(photo courtesy of Kevin Stryke)
In a recent survey, about 45% of baby boomers worried about being alone. And chances are, with the increasing divorce rate, and surprisingly large number of people who die suddenly in their 50’s and 60’s, many boomers will be alone at least for some period of time.
With all of the things that go on in the life of a busy 50 something year old – including a demanding job, watching out for your not-quite-adult kids, keeping an eye on their parents, and testing the waters in the dating world – it’s quite easy to overlook financial planning because with proper financial planning, it’s “out of sight out of mind.”
Therefore, if you fit into this description, it may be time for you to tend to some outstanding planning needs.
1. Your personal legal documents
Do you have a well-drafted health care proxy (or health care directive) and durable power of attorney documents?
What do these documents do? A health care proxy appoints someone (along with a backup or two) to make medical decisions if you are unable to do so yourself. Durable power of attorney appoints someone to handle your financial affairs and more if you are unable.
If you haven’t designated who will make your decisions for you, someone else will decide (maybe a judge?) and the decision maker might be someone you don’t know. Whom would you prefer to make these decisions for you? Would you like to decide or do you want someone else to decide? If you don’t have these documents, then you have decided to allow someone else to choose for you. if you are single, the choice becomes especially nebulous for a court to decide, so don’t let them – decide yourself and see and attorney.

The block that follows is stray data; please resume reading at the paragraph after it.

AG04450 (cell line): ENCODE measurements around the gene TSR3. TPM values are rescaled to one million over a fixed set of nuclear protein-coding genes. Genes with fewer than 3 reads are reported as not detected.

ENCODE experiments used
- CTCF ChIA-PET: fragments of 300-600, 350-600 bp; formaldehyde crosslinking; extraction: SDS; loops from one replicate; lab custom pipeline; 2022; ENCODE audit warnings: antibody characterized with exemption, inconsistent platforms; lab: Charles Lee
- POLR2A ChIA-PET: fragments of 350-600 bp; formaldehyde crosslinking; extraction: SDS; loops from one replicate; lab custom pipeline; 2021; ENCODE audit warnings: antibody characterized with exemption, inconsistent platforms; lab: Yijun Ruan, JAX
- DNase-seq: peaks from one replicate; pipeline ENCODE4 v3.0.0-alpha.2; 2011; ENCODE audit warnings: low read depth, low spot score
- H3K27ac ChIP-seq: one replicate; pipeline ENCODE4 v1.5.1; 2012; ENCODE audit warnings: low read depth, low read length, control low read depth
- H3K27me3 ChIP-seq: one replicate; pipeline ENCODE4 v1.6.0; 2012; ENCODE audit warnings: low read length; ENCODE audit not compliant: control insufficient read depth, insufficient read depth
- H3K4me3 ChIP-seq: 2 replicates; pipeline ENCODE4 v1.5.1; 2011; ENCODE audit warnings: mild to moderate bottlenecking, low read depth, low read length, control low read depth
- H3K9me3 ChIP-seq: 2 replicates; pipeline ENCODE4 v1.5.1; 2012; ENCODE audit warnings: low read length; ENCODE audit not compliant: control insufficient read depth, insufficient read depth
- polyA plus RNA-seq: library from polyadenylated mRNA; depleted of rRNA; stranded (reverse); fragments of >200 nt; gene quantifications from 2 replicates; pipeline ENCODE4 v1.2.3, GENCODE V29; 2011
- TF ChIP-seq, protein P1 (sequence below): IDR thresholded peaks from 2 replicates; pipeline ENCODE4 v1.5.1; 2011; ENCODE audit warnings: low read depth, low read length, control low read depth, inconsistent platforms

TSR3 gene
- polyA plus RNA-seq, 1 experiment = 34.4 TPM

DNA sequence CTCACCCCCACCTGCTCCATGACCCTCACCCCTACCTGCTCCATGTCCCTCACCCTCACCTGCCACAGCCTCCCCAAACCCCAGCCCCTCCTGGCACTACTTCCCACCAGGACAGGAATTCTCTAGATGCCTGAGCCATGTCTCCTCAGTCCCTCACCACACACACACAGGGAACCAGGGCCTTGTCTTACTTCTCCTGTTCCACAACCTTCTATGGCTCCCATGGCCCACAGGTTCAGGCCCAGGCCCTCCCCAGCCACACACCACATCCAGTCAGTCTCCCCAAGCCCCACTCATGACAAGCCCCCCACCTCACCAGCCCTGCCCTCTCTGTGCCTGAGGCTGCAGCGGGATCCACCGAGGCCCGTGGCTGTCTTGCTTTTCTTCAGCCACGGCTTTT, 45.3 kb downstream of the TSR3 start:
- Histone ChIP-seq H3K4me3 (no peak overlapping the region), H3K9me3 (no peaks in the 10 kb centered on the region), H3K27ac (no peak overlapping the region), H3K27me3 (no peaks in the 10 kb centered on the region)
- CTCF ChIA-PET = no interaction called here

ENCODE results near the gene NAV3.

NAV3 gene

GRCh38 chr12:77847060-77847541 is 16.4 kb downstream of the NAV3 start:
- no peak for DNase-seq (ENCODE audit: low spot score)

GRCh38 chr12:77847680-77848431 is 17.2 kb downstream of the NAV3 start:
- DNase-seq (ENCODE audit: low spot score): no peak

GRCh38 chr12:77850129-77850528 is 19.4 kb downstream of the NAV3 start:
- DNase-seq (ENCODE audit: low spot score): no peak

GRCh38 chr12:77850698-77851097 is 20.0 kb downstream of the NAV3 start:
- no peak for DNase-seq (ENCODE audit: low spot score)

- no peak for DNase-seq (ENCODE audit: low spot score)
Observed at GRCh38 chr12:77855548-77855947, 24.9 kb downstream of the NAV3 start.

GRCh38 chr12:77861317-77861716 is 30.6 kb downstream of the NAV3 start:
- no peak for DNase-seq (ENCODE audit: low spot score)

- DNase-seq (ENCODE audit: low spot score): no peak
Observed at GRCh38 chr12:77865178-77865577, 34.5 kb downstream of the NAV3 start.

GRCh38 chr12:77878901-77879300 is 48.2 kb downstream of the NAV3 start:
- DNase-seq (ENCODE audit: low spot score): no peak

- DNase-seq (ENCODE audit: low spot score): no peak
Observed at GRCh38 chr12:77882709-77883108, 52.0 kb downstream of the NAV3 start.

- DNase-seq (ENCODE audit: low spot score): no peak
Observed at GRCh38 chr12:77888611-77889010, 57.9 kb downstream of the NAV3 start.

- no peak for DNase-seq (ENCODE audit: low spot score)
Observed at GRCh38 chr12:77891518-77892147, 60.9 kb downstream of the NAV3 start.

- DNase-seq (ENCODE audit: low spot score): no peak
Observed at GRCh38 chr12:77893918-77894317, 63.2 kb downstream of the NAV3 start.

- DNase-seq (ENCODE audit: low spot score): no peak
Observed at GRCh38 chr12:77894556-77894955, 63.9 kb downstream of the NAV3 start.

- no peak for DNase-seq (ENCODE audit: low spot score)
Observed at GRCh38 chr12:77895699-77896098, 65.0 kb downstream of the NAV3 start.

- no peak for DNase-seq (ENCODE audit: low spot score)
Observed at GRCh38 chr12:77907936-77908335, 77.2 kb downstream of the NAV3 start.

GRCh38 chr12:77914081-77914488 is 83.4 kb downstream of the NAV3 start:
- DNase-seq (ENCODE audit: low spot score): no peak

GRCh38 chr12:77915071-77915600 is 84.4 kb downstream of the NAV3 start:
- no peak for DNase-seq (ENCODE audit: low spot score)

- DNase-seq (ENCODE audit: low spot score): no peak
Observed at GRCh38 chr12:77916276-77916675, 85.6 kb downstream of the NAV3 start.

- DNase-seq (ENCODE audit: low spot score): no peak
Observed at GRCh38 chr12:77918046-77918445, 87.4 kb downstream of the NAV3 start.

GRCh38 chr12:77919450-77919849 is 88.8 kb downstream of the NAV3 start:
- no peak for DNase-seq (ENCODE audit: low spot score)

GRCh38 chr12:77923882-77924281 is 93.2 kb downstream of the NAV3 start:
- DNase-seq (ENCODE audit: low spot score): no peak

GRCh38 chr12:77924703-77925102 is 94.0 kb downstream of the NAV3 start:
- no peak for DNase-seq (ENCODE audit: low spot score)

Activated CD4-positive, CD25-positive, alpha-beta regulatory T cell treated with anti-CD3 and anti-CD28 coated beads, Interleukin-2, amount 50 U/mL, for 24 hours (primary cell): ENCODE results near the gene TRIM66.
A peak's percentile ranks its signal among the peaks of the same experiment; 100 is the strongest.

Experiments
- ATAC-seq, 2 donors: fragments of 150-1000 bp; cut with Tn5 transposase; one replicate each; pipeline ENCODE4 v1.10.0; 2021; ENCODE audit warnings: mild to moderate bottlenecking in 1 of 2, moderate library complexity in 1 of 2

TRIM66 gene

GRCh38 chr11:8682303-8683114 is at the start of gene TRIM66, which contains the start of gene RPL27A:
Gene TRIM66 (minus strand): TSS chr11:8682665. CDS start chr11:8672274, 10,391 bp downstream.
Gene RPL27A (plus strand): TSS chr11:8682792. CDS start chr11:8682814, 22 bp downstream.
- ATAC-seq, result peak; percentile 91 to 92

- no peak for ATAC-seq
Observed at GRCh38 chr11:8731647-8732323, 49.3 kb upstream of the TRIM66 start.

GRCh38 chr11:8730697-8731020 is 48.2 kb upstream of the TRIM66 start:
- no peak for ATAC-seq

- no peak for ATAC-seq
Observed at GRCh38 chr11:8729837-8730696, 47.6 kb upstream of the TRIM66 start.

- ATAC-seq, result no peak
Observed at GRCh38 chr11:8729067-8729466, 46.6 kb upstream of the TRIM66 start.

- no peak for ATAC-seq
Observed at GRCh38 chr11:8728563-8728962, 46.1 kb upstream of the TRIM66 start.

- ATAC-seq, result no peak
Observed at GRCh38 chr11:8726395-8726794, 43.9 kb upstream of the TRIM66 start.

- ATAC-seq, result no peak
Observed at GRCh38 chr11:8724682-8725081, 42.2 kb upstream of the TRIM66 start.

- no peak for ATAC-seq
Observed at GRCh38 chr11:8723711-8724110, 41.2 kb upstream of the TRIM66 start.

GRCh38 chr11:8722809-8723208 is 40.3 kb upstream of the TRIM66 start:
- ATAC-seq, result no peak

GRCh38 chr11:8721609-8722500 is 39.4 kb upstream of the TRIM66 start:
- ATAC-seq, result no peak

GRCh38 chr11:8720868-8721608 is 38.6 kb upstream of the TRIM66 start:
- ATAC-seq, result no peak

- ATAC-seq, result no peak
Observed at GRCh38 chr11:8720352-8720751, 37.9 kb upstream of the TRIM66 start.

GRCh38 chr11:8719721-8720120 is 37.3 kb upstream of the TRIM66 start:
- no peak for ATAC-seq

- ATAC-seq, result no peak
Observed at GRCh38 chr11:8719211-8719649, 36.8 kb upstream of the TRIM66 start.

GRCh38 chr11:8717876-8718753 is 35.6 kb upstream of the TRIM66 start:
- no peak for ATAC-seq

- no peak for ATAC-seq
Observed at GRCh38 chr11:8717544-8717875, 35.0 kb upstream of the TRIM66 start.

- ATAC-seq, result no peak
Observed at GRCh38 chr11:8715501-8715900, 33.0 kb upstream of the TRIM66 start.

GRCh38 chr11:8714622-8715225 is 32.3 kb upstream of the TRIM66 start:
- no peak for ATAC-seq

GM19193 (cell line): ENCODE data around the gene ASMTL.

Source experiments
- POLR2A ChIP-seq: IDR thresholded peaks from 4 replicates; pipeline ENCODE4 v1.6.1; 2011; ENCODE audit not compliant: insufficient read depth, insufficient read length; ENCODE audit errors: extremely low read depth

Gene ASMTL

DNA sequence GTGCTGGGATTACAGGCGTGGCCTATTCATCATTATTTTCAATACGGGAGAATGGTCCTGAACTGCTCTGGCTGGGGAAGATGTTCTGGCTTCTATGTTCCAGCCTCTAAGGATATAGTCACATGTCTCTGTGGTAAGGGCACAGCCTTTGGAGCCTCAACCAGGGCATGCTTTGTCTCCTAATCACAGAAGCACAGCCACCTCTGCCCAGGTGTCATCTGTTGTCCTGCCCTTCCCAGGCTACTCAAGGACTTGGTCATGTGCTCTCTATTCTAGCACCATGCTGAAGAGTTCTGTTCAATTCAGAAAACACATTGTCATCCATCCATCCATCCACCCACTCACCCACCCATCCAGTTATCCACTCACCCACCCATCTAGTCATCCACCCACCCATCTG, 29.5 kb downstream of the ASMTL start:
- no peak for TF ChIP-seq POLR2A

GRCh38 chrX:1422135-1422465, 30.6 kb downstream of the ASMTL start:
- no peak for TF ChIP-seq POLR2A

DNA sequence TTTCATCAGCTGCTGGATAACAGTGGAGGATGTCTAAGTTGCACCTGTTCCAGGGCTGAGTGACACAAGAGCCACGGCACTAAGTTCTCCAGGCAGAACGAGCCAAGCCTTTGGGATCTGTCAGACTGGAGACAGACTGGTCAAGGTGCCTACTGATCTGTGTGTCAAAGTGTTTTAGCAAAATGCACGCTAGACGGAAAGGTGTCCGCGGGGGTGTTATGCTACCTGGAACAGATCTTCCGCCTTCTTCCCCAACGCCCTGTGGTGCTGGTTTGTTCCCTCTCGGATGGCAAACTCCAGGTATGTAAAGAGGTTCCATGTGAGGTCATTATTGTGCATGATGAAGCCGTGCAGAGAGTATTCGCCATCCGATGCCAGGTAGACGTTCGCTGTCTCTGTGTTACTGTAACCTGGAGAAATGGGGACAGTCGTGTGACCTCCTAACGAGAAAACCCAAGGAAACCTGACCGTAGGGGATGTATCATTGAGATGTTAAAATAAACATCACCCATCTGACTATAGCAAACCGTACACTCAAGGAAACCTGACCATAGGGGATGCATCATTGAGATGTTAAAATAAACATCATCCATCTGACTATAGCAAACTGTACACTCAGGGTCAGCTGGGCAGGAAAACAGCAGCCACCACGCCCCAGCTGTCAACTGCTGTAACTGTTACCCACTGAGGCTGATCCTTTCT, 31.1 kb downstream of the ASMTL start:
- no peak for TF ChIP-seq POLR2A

2. Beneficiary Forms
In my many meetings with potential clients, MOST of the time, I encounter client beneficiary forms that do not represent the wishes of the people who originally filled them out. Do you know who’s on your beneficiary form?
In one of the more famous cases of beneficiary form neglect, a New York man did not receive his wife’s $1 million 403(b) account – it went to her sister – because the beneficiary form, which his wife filled out 70+ years prior to their marriage, put her mom and sister as beneficiaries. Since these were never changed and the wife’s mom passed away before her, her sister inherited it all. And interestingly, according to the article I read, she was not sharing it with her brother in law. Subsequently, he lost a challenge lawsuit against the sister in law.
If you are not married, then this can become soupy as there is no joint owner on your house, no joint owner on your checking account, and perhaps no updated beneficiary on your retirement accounts.
Bottom line – make sure the people you want to get wealthy off you are the people on your beneficiary forms. How would it feel if you knew someone you didn’t want to, was going to get all of your money? If you aren’t sure, request beneficiary statements from:
- Your IRA’s
- Your 401(K)
- Your 403(b)
- Your Annuities
- Your will for your chosen beneficiaries
- Your bank accounts to check for joint owners and payable on death certificates
- Brokerage, stock accounts for Transfer on Death (TOD) elections
Make sure all of these reflect your wishes.
3. Long Term Care Insurance
Being alone means you take care of yourself, which is fine for now. But what happens when you get sick? Who will take care of you? Would you want to be cared for in a strange facility by strangers?
Many people I talk to, and many people who answer surveys, prefer to be cared for AT HOME if the situation ever arose. As you may expect, this can get very expensive and with costs for full time home health aides rising, and the fact that someone who lives alone may need around the clock assistance, you better have a lot of money.
To ensure that the money is there, it makes sense to look into a long term care insurance policy. Remember, not only will you have to pay for care costs, but also, you will still have your usual home ownership expenses – taxes, insurance, utilities, food, etc.
Bottom line – a long term care policy can help keep you independent and living at home if something unfortunate were to happen. Also remember, that long term care policies are much less expensive to secure before age 65 than in later years. Note: if you purchase a policy with an inflation rider, it could help protect you from future care cost increases.
See tomorrow’s part two for numbers 4 and 5!
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